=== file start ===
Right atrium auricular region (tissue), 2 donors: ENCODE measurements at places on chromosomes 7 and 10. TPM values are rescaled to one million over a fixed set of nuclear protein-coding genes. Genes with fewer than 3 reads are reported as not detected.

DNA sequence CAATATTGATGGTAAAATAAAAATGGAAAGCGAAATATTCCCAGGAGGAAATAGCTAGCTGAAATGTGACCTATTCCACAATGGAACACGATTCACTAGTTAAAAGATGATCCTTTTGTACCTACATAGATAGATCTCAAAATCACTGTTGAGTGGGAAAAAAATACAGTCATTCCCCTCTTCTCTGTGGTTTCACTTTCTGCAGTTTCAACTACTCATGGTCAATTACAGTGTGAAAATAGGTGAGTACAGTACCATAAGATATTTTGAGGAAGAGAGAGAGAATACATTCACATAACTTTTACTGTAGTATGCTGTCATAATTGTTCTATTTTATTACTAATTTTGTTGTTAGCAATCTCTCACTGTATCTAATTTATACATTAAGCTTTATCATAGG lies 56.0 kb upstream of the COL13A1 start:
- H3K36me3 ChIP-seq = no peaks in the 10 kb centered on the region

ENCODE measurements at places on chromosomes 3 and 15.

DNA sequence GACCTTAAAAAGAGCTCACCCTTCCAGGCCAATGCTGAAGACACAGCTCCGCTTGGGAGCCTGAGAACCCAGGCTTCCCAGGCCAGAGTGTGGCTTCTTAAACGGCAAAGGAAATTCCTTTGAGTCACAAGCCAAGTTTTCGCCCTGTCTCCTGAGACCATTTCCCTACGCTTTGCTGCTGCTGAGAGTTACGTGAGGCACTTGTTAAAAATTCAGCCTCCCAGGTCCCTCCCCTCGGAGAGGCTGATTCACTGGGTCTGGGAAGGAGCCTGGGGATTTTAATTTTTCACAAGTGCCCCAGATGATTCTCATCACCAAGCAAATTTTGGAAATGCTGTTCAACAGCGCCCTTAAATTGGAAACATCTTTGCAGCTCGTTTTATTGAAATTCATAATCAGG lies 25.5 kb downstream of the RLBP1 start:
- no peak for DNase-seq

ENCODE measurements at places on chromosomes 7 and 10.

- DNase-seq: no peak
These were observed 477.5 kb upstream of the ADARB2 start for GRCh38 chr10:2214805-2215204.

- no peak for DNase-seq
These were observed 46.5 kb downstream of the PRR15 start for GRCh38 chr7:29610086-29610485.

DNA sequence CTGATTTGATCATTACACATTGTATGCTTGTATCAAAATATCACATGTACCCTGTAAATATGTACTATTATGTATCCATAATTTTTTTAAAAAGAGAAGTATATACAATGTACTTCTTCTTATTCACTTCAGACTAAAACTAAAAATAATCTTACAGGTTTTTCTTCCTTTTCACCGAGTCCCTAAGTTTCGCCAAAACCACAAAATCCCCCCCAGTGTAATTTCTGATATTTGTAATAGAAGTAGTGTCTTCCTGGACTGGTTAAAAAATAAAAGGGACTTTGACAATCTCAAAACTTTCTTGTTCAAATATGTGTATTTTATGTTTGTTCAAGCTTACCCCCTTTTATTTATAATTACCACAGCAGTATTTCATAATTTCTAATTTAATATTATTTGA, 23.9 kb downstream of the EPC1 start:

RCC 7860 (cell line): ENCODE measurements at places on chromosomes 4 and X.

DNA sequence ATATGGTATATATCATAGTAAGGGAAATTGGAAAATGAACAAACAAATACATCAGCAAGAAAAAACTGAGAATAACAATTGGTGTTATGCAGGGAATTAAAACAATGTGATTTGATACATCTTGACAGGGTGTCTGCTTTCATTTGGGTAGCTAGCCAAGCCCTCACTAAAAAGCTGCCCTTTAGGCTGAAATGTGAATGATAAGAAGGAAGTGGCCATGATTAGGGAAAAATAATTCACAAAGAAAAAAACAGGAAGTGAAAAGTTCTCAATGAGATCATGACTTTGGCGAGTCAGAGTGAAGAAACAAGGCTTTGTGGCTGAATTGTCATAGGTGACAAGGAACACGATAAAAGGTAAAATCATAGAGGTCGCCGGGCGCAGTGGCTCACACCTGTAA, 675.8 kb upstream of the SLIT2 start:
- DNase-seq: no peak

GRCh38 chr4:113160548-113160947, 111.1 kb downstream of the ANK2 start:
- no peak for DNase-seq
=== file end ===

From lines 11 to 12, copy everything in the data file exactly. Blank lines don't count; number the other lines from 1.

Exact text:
These were observed 46.5 kb downstream of the PRR15 start for GRCh38 chr7:29610086-29610485.

DNA sequence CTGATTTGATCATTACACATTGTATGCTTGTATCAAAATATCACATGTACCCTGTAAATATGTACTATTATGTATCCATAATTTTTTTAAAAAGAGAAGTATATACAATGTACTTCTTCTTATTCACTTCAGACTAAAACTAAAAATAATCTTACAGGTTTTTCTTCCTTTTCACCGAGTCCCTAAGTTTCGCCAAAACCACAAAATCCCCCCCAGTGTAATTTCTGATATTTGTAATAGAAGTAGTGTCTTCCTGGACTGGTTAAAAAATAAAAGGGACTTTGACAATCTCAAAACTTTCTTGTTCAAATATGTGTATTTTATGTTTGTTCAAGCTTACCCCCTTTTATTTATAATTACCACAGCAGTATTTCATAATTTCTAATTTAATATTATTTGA, 23.9 kb downstream of the EPC1 start: